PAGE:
Second is moving everyone to the new company domain name – for instance we were Rumble and then we became runZero. You start with creating aliases for all of your users in the secondary domain on the primary domain. After you set that up, you say I’m ready to change my primary domain.

To be clear: We did dry runs. We set up a temporary organization. We created a giant 40-page plan. We did all these things to make sure we wouldn’t cause any issues. We cleared our schedules at the end of the day Friday and we were ready to change the domains. We went to hit the button and Google says, “oh, you can’t do that.” If you want to move your primary domain to a secondary domain, it won’t allow you to unless you remove every single alias of the secondary domain first.

So now we have to delete sales@runzero, admin, help, etc., but in the process, you would be bouncing emails for those aliases. So to reduce the time of non-functioning email, the IT team and I had 15 screens open and we’re like, “Okay, GO!” And we furiously start removing all the aliases and creating new entries one at a time.

Then we hit the transfer button and of course, something else broke.

So what should have been like a five-second “Hit the button, do the migration” turned into two to three hours of frantic clicking and hunting around the Google interface trying to find dangling references to old domains.

And of course, during that period, no one could contact us by email on the new domain.

Any funny mishaps you want to share?

More annoying than funny.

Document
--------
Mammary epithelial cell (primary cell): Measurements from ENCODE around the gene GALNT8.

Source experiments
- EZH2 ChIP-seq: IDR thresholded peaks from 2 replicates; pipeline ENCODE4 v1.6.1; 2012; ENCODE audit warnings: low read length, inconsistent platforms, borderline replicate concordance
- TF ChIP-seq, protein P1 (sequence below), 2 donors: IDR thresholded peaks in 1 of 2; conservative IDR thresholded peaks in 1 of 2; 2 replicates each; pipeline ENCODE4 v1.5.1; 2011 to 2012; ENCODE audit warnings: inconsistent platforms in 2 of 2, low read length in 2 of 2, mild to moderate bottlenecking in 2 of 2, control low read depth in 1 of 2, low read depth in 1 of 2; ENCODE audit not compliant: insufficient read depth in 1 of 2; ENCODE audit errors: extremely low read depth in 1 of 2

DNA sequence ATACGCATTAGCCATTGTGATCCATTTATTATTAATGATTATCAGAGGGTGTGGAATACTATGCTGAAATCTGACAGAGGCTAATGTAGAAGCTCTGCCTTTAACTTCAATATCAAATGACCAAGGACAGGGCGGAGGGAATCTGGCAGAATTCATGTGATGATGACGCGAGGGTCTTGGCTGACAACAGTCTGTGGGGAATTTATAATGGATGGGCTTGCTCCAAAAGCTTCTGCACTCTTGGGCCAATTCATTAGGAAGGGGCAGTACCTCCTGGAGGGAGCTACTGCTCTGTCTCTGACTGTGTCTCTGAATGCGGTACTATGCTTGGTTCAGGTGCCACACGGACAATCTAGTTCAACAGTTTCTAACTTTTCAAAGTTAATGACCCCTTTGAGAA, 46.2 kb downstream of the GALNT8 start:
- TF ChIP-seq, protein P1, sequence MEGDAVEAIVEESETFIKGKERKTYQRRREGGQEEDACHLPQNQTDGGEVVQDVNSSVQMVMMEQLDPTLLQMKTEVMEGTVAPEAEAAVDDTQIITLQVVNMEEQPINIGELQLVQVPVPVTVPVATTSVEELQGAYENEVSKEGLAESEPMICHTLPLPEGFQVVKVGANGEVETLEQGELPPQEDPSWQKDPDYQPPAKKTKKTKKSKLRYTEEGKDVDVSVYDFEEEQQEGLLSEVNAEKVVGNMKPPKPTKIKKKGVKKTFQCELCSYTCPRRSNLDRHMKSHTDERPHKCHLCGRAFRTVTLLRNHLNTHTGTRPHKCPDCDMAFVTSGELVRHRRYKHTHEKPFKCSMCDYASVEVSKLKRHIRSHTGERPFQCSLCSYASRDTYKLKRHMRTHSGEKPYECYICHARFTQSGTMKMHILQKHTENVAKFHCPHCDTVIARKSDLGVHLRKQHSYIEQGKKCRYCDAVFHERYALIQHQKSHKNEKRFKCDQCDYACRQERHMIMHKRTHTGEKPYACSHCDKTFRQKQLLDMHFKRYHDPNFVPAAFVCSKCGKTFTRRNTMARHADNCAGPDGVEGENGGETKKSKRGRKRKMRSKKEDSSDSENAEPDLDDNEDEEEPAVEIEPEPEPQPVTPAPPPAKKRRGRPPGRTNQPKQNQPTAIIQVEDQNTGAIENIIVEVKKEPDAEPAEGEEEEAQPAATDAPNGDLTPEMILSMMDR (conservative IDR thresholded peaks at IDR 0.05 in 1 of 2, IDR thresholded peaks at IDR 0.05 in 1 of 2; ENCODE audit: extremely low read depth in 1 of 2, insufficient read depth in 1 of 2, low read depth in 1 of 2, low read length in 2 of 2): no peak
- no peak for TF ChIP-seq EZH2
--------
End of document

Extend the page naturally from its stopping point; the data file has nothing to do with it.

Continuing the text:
The integration between our payroll provider and Google Workspace can create some policy wrinkles. When our HR staff adds a new employee we have an automated process that calls out to Google and creates the new email account. It will automatically send the temp password link on their start date.

Between when the account is created and the user actually starts, we show as being out of compliance on our SOC2 dashboard because they haven’t set MFA yet because they haven’t logged in yet. We sorted that out with a policy override.

But the most frustrating thing is when you terminate a user in our payroll platform; it immediately deletes the user from Google, which is not the way you want to offboard. You want to be able to move over calendars and Google Drive, etc.. So we have to go back into Google, undelete the user, do the transfer, and then delete the account again. It adds another step to our offboarding process.

What is one thing you wish you had set up / knew earlier in your (short) IT career?

Google Workspace has changed quite a bit in the last four years. But the UI is still terrible and you have to click 15 times to get things done.